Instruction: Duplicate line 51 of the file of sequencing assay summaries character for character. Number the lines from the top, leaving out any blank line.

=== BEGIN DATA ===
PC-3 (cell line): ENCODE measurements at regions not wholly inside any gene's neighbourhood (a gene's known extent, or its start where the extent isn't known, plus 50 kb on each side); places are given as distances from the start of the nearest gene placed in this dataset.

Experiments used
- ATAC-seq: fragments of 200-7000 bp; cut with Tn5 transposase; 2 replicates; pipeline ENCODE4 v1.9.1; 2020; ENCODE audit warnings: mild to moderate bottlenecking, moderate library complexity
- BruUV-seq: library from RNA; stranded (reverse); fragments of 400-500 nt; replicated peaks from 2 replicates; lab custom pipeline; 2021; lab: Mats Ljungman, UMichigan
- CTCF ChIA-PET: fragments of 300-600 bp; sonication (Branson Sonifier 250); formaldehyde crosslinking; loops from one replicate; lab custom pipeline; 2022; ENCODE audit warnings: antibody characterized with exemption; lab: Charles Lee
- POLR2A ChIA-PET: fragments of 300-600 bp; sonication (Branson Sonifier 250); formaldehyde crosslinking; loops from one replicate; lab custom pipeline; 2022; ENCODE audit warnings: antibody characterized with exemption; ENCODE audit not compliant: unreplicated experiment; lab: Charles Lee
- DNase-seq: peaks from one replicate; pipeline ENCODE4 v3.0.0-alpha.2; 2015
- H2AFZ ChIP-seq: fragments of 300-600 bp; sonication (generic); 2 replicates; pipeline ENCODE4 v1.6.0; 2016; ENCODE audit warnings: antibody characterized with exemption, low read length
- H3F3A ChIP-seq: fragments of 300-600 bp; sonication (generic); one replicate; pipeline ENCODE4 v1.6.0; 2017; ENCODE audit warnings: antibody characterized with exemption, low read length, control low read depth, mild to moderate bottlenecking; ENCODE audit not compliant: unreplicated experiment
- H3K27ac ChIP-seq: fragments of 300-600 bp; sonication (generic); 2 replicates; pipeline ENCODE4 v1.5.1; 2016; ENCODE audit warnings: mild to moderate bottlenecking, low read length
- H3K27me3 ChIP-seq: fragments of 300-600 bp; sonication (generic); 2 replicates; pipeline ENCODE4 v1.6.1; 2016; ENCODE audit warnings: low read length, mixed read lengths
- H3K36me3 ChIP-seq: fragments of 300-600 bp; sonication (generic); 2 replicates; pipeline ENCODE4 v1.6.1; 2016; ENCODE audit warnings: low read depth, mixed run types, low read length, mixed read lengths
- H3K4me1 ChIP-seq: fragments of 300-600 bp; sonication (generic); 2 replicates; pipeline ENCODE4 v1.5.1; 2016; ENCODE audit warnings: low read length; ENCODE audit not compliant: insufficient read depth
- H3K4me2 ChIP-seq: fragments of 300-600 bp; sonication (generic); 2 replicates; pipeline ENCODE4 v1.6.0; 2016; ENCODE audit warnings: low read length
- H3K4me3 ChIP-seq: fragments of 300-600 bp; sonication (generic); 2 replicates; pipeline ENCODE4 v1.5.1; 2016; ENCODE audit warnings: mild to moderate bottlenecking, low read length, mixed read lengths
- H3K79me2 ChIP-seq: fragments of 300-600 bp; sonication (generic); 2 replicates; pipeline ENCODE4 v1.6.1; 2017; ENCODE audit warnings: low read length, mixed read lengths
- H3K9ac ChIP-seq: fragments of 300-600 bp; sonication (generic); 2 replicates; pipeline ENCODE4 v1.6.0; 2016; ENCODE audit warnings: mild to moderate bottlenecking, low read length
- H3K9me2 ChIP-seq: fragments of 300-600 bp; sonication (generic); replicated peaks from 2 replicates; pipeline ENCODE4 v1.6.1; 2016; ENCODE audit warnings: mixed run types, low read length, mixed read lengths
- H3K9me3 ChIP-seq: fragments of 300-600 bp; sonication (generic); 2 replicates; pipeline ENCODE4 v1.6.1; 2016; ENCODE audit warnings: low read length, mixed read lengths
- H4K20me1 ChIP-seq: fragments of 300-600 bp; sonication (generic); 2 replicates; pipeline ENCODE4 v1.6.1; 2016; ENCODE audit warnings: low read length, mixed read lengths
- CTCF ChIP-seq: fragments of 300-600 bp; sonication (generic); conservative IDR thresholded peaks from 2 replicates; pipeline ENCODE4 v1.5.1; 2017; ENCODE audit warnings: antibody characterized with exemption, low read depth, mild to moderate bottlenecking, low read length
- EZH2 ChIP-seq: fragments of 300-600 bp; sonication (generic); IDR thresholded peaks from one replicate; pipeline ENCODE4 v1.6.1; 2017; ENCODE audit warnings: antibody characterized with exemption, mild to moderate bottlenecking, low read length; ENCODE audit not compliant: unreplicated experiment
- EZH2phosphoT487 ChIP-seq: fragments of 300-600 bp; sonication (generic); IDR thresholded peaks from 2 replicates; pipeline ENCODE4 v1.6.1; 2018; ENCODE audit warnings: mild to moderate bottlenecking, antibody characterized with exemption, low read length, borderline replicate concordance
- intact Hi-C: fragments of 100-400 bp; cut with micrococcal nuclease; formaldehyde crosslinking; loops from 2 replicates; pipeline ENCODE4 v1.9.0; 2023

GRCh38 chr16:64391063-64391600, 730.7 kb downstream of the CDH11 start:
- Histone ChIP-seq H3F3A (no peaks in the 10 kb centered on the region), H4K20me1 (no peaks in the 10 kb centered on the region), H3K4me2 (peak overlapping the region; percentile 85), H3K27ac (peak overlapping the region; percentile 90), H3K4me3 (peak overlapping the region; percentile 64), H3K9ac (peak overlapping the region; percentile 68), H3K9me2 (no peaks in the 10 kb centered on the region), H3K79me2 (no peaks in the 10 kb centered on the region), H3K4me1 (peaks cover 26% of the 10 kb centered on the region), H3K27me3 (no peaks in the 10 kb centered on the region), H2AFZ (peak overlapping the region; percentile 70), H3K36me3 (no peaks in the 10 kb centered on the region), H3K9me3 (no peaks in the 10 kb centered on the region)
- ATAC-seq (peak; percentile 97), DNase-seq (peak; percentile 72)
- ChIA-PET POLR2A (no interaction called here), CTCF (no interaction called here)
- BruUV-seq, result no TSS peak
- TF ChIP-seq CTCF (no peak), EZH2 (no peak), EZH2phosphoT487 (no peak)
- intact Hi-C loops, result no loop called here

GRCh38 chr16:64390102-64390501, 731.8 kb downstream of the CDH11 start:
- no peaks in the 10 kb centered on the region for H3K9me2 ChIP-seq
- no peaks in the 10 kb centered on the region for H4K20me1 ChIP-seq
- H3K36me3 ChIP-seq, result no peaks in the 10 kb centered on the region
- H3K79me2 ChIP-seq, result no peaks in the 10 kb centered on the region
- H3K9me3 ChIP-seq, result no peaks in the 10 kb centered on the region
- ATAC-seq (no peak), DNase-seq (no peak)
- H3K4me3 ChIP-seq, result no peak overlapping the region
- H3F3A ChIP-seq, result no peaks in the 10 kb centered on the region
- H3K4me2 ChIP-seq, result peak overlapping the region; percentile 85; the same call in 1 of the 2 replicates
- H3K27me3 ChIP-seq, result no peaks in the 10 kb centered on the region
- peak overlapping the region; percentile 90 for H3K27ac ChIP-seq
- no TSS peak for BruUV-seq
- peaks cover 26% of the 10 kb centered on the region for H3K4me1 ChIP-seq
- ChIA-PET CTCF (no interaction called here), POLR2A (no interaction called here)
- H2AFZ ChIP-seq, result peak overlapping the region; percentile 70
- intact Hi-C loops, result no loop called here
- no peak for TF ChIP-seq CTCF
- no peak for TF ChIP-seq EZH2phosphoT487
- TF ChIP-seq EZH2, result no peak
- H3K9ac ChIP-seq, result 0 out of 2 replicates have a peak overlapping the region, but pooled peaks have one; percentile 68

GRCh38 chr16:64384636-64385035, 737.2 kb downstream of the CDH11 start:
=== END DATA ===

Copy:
- TF ChIP-seq EZH2, result no peak